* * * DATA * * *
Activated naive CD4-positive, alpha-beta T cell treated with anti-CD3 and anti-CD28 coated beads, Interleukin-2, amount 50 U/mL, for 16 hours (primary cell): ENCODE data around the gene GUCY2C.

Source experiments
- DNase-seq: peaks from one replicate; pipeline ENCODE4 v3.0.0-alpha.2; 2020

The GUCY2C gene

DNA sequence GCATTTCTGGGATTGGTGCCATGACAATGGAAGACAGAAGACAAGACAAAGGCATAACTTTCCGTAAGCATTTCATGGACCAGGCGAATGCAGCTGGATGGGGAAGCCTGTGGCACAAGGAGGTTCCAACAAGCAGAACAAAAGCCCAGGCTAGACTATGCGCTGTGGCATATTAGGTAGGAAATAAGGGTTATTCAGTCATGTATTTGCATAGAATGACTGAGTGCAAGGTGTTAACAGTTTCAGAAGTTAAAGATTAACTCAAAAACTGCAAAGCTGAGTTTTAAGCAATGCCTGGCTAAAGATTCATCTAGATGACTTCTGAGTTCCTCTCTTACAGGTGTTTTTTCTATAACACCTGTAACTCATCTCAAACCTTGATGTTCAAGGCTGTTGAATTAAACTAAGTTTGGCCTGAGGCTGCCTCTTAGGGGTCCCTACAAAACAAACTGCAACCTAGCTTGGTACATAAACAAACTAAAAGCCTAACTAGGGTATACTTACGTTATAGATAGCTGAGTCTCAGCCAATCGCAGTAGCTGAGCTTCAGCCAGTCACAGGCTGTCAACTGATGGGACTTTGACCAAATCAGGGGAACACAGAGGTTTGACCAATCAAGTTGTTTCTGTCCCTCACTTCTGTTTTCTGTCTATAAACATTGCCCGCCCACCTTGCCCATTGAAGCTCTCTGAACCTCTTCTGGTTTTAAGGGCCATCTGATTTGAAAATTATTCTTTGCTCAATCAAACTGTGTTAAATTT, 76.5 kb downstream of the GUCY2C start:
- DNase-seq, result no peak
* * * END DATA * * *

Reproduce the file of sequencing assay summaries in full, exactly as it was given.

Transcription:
Activated naive CD4-positive, alpha-beta T cell treated with anti-CD3 and anti-CD28 coated beads, Interleukin-2, amount 50 U/mL, for 16 hours (primary cell): ENCODE data around the gene GUCY2C.

Source experiments
- DNase-seq: peaks from one replicate; pipeline ENCODE4 v3.0.0-alpha.2; 2020

The GUCY2C gene

DNA sequence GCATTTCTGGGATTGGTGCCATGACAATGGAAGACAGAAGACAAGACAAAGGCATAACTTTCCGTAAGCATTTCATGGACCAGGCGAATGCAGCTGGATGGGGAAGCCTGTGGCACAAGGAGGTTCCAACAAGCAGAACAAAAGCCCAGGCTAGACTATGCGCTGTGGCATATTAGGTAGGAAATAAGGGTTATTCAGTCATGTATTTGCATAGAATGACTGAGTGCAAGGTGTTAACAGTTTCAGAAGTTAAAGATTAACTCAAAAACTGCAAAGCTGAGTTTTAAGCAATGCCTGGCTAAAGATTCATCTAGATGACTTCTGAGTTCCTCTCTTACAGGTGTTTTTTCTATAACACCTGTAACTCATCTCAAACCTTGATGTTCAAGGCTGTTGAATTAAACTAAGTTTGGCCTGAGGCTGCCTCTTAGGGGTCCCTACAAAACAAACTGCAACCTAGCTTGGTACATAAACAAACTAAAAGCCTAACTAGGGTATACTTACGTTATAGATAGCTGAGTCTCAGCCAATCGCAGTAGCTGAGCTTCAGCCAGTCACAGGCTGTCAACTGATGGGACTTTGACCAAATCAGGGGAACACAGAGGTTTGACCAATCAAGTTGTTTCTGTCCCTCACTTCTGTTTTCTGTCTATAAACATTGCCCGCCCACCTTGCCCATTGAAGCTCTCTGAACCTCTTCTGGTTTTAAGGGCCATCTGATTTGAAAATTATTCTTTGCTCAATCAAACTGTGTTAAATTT, 76.5 kb downstream of the GUCY2C start:
- DNase-seq, result no peak